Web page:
Jan-Michael Vincent, who briefly rose to prominence as a young leading man in films in the 1970s and 1980s then became a TV star with CBS’ action series Airwolf in the mid-’80s, died February 10 in North Carolina. He was 73.

A death certificate obtained by TMZ noted Vincent died of cardiac arrest while a patient at an Asheville hospital. His death had not been previously reported.

Vincent started his career in the late 1960s with guest roles in TV series including Dragnet, Lassie, Bonanza and Gunsmoke before his first feature film, 1971’s Going Home opposite Robert Mitchum and Brenda Vaccaro. That led to a co-starring role opposite Charles Bronson in Michael Winner’s 1972 movie The Mechanic. He starred in several movies in rapid succession in the mid-’70s including trucker drama White Line Fever, World War II-set Baby Blue Marine, John Millius’ surfing pic Big Wednesday with Gary Busey and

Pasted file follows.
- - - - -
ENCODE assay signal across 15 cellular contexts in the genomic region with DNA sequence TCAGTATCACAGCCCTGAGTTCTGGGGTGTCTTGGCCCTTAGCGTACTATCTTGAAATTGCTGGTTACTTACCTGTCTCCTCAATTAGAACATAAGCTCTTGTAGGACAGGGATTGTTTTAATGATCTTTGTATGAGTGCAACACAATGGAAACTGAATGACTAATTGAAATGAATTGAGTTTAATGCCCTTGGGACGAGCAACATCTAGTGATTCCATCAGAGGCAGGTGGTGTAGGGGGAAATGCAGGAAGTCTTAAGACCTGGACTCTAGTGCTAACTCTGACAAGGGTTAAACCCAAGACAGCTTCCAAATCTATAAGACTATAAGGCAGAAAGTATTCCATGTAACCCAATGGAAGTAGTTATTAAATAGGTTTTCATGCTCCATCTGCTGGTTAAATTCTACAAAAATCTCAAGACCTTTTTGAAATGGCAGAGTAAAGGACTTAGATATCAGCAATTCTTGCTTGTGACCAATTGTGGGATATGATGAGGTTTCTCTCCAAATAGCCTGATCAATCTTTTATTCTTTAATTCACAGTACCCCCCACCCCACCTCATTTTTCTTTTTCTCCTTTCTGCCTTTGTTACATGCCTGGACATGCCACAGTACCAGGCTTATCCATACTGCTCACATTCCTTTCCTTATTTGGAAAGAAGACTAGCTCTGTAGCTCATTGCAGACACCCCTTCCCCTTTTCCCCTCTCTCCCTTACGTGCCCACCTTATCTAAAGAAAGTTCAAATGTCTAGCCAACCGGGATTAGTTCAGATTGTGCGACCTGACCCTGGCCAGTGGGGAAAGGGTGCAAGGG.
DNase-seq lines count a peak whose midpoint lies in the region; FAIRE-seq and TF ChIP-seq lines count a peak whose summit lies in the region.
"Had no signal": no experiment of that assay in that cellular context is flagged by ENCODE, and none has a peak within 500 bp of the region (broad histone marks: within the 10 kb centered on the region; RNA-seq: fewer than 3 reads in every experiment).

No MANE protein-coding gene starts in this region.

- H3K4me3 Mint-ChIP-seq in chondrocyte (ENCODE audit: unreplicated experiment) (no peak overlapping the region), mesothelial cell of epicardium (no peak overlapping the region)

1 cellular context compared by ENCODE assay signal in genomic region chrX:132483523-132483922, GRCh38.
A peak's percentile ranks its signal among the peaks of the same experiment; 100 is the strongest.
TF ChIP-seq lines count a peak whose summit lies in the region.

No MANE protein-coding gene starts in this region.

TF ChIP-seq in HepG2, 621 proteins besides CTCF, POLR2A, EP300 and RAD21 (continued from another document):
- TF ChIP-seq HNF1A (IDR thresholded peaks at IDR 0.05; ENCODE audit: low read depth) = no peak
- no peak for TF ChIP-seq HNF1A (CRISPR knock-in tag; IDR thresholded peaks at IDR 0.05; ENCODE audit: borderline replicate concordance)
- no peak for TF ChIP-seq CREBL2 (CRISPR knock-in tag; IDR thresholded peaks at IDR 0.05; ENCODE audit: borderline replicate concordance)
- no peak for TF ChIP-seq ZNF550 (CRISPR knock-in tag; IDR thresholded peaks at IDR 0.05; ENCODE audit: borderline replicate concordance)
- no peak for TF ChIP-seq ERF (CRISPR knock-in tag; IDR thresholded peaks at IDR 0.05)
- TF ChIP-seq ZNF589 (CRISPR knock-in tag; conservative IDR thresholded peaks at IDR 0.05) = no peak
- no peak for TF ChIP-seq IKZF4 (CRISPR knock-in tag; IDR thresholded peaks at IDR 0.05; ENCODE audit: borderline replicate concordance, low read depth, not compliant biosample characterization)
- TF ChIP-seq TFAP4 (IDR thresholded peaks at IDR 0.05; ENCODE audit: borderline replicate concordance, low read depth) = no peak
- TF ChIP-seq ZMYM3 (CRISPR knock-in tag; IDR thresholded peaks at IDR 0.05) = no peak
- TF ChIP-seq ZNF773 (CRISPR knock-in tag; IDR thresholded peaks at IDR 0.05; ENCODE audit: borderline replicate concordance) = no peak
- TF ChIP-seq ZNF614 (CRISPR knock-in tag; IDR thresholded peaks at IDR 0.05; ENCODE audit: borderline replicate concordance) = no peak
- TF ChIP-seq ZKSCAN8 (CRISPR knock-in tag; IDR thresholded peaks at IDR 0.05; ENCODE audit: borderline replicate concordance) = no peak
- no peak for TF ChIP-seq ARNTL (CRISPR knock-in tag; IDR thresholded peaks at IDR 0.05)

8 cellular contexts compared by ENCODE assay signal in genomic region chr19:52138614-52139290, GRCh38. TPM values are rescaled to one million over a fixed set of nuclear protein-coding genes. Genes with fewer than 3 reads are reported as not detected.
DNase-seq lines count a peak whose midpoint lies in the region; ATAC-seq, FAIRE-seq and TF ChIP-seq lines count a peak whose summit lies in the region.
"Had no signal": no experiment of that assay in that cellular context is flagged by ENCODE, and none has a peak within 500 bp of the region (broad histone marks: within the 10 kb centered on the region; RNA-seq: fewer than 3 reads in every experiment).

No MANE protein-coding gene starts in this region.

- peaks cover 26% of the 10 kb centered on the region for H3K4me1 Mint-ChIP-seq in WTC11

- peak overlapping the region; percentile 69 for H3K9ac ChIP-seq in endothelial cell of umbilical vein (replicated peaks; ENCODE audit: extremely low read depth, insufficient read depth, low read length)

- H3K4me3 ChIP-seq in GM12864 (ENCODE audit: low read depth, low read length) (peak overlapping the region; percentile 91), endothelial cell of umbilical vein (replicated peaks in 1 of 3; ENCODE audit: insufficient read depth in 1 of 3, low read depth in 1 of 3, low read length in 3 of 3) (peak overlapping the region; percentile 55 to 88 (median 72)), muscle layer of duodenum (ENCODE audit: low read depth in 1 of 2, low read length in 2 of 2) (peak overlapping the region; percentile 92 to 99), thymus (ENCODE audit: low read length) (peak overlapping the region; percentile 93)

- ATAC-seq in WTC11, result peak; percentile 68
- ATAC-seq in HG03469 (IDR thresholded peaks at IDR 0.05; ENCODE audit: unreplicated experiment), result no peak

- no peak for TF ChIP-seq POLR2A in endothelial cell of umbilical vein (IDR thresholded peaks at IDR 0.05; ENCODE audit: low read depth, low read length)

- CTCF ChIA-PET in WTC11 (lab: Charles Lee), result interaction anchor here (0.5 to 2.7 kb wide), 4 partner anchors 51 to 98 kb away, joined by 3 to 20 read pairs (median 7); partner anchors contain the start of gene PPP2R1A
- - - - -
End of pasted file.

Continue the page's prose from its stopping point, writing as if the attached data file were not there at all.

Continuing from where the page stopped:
See full article at Deadline »

Jan-Michael Vincent, Titular Star of '80s Military Drama Airwolf, Dead at 74

Jan-Michael Vincent, Titular Star of '80s Military Drama Airwolf, Dead at 74
Golden Globe-nominated actor Jan-Michael Vincent, who starred in the 1980s series Airwolf, has died at the age of 74. Per TMZ, he passed away on Feb. 10 of cardiac arrest.

Vincent’s early television career included roles on Lassie, Bonanza and the one-season drama The Survivors, among other series. In 1983, he starred as Byron Henry in the ABC miniseries The Winds of War, a role that earned him a Golden Globe nomination for Best Supporting Actor in a Series, Miniseries or Motion Picture Made for Television.

On the small screen, though, Vincent was best known as helicopter pilot Stringfellow Hawke on the CBS action-adventure series Airwolf,
See full article at TVLine.com »

Mpi announce release date for Dan Curtis doc ‘Master of Dark Shadows’

  • Nerdly